Real Estate Glossary

What is Appraised Value?

Understanding Appraised Value

When you're buying or selling a property, it's important to know its value. One way to determine this value is through an appraisal. An appraisal is an assessment of a property's worth by a licensed appraiser. This appraisal is based on several factors, such as the property's location, size, condition, and the current real estate market trends.

The appraised value is the estimated value of a property based on the appraisal. This value is used by lenders to determine the maximum amount they're willing to loan on the property. For example, if a property's appraised value is $300,000, a lender might be willing to loan up to $240,000 (80% of the appraised value) to the buyer.

Why Appraised Value is Important

Appraised value is important for both buyers and sellers. For buyers, it helps them understand the fair market value of the property they're interested in purchasing. This information can be used to negotiate a fair price and avoid overpaying for the property.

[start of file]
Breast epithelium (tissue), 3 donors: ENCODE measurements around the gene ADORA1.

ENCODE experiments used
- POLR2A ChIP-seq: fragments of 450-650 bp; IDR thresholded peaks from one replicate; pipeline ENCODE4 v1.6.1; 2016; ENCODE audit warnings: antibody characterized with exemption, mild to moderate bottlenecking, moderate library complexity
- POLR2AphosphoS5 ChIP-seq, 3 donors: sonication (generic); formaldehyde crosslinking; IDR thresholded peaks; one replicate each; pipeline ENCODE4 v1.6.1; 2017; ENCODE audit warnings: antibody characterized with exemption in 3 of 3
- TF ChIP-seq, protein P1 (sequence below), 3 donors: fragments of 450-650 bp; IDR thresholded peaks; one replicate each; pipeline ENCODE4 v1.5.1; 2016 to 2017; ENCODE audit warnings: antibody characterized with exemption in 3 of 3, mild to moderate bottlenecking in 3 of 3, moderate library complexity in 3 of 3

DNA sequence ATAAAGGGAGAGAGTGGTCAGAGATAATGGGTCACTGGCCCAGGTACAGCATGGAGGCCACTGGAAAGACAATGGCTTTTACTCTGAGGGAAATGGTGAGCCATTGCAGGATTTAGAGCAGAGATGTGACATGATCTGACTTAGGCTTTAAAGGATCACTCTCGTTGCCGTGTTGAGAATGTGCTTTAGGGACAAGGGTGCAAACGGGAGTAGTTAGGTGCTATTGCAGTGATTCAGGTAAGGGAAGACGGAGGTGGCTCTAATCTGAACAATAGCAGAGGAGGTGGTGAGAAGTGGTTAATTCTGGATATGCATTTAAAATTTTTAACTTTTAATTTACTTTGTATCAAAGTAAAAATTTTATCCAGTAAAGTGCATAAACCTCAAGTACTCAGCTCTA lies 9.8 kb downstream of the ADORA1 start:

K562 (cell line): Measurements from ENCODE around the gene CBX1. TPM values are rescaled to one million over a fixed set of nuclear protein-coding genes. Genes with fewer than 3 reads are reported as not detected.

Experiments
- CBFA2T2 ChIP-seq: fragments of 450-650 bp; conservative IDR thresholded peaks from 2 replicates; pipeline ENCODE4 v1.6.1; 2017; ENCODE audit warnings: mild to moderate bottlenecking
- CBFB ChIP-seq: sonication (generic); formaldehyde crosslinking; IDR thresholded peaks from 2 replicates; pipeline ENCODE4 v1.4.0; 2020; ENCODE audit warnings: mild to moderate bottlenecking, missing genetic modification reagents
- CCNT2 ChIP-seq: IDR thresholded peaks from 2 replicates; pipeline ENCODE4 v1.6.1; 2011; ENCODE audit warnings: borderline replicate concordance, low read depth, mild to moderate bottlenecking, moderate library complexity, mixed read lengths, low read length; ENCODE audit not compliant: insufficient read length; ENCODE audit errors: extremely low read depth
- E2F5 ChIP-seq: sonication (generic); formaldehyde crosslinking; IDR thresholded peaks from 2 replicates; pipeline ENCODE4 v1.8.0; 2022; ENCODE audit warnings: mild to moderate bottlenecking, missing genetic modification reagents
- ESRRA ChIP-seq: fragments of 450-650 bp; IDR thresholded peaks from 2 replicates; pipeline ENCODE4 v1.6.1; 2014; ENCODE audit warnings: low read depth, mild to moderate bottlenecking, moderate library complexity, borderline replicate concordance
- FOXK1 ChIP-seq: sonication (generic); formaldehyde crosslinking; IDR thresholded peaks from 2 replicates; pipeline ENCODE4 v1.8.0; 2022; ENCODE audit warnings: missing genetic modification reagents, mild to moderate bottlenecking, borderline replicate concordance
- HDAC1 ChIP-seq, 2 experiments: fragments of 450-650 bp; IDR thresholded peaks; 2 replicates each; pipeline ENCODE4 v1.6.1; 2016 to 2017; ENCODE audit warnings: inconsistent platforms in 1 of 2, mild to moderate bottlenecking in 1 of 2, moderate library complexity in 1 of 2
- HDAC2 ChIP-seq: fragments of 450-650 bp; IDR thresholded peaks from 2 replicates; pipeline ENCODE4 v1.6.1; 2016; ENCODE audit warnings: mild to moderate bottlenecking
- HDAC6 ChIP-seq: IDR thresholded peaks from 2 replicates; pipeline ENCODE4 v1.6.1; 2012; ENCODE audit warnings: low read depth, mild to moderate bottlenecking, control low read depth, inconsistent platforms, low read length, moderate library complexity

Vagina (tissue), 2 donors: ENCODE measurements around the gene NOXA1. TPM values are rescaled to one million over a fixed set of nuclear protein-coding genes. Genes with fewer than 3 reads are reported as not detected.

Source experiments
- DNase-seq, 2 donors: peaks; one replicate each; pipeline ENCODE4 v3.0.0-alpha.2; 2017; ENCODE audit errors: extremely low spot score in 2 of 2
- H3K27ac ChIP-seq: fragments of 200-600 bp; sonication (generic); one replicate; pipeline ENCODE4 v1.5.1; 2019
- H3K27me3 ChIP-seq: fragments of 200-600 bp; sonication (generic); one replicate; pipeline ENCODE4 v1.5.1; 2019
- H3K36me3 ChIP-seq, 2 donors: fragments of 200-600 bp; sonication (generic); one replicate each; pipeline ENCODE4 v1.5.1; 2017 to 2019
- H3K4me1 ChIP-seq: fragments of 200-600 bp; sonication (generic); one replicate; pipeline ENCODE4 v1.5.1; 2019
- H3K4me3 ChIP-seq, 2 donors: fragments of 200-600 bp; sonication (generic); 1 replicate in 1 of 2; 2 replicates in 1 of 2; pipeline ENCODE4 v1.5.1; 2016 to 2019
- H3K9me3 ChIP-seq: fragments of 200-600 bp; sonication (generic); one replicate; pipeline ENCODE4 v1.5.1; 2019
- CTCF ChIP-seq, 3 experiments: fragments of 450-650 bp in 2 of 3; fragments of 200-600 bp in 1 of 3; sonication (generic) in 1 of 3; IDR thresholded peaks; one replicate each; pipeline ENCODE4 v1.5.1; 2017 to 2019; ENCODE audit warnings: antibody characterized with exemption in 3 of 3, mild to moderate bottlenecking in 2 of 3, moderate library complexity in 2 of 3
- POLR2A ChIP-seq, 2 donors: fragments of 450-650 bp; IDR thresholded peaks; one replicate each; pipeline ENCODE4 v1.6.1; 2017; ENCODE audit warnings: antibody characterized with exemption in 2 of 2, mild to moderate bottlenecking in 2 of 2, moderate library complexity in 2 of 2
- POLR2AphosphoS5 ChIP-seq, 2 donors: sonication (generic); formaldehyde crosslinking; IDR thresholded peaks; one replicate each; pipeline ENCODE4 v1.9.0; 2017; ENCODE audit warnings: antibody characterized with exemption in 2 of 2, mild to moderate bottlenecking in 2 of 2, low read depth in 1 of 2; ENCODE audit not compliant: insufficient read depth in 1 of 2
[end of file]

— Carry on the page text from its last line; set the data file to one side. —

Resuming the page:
For sellers, appraised value can help them set a realistic asking price for their property. Overpricing a property can deter potential buyers and lead to the property being on the market for a long time. On the other hand, underpricing a property could lead to the seller losing out on potential profits.

In addition, appraised value is important for lenders because it helps them assess the risk of the loan. Lenders want to ensure that the amount they loan is reasonable based on the property's value. If the property's value is less than the loan amount, it increases the risk of the loan defaulting, which is a risk lenders want to avoid.